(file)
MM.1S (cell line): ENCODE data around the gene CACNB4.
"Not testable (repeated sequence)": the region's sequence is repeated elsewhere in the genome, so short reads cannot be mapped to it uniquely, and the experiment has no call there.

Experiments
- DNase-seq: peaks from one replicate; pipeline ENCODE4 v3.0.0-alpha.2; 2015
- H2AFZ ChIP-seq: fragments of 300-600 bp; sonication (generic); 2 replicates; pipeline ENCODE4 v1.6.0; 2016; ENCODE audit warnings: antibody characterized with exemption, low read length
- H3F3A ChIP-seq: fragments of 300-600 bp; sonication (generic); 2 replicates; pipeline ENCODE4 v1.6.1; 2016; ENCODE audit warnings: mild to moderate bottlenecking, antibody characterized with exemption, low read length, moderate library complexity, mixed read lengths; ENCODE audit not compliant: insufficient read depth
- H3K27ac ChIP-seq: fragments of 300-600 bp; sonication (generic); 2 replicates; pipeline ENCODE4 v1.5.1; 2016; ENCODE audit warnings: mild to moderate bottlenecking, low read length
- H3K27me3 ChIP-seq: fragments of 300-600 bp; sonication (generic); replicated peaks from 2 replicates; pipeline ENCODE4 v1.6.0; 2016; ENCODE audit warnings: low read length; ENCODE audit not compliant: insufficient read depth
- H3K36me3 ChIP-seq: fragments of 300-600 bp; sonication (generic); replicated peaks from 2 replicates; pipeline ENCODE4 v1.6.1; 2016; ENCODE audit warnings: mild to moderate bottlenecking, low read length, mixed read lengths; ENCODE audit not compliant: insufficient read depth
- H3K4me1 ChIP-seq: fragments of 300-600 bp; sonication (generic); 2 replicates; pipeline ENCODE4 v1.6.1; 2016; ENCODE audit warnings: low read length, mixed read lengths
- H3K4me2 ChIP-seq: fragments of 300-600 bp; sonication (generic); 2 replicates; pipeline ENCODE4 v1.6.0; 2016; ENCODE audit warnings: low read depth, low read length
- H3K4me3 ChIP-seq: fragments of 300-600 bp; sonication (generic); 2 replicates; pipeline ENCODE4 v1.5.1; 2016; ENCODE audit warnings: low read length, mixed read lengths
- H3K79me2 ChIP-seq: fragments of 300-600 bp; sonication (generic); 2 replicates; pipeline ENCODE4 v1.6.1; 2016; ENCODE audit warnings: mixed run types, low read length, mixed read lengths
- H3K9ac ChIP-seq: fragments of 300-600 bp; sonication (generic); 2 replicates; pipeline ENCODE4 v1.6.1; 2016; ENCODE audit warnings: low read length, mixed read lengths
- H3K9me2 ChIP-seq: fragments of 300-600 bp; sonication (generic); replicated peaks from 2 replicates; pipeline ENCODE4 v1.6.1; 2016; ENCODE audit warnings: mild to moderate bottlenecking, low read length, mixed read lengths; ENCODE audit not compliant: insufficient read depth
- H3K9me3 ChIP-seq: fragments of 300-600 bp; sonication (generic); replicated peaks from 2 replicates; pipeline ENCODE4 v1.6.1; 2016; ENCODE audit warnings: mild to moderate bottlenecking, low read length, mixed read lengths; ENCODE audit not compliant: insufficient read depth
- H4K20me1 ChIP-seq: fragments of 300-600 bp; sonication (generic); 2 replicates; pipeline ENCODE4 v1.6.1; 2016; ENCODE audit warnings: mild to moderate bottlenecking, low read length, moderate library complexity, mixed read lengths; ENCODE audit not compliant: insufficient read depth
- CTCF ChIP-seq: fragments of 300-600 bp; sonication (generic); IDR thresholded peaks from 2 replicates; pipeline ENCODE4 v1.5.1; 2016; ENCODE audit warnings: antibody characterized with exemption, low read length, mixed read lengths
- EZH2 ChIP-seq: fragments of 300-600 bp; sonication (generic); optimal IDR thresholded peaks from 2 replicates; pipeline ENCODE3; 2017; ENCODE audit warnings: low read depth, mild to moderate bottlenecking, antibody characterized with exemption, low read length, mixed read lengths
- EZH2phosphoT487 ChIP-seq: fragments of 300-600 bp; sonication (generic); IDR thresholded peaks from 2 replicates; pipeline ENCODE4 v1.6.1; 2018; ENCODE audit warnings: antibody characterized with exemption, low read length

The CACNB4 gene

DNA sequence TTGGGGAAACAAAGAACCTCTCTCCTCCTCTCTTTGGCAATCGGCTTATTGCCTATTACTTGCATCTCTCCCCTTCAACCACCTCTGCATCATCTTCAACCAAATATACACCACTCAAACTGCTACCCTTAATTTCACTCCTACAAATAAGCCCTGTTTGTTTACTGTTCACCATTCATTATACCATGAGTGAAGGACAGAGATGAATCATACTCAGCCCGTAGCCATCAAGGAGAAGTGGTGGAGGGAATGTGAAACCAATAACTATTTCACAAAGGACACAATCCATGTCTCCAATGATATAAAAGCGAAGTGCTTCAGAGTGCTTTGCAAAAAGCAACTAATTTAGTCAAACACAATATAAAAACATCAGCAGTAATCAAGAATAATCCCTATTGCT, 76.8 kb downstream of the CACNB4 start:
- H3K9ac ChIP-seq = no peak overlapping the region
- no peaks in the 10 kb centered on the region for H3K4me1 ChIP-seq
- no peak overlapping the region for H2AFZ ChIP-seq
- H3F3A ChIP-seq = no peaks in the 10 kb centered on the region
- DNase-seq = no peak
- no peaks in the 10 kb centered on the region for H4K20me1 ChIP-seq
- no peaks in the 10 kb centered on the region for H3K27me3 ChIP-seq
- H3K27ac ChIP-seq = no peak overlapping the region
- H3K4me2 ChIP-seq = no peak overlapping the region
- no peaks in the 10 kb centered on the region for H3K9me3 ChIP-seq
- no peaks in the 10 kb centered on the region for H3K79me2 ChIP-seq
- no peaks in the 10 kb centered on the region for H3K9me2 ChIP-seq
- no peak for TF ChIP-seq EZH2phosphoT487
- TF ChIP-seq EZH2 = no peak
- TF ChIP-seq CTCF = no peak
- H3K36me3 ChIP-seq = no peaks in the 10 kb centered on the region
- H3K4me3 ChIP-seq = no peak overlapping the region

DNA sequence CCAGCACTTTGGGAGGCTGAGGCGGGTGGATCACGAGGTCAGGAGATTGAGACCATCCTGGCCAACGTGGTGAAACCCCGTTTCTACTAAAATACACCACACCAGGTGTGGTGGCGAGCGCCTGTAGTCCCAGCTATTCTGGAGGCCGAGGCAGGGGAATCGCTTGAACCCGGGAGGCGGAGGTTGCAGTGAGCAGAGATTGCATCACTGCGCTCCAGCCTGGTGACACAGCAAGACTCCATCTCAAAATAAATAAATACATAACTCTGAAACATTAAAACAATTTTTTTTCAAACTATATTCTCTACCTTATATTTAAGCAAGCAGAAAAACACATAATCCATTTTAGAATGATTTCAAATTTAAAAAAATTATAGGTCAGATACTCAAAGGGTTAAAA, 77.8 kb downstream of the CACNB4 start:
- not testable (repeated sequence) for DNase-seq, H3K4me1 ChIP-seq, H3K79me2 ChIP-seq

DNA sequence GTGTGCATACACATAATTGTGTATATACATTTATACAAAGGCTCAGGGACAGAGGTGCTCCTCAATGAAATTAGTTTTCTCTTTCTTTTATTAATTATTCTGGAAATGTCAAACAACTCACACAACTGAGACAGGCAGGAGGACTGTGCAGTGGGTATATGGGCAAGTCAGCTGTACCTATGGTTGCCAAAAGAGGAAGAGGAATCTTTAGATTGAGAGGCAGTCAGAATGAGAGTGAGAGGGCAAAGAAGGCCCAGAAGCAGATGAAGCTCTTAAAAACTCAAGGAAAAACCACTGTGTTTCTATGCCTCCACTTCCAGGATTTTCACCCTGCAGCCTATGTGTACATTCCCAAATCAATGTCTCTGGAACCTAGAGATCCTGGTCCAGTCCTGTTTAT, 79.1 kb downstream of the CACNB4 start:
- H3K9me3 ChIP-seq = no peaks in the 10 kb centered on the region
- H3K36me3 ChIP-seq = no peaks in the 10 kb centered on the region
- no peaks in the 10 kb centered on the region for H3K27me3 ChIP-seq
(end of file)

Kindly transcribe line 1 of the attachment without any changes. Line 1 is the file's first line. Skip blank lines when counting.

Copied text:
MM.1S (cell line): ENCODE data around the gene CACNB4.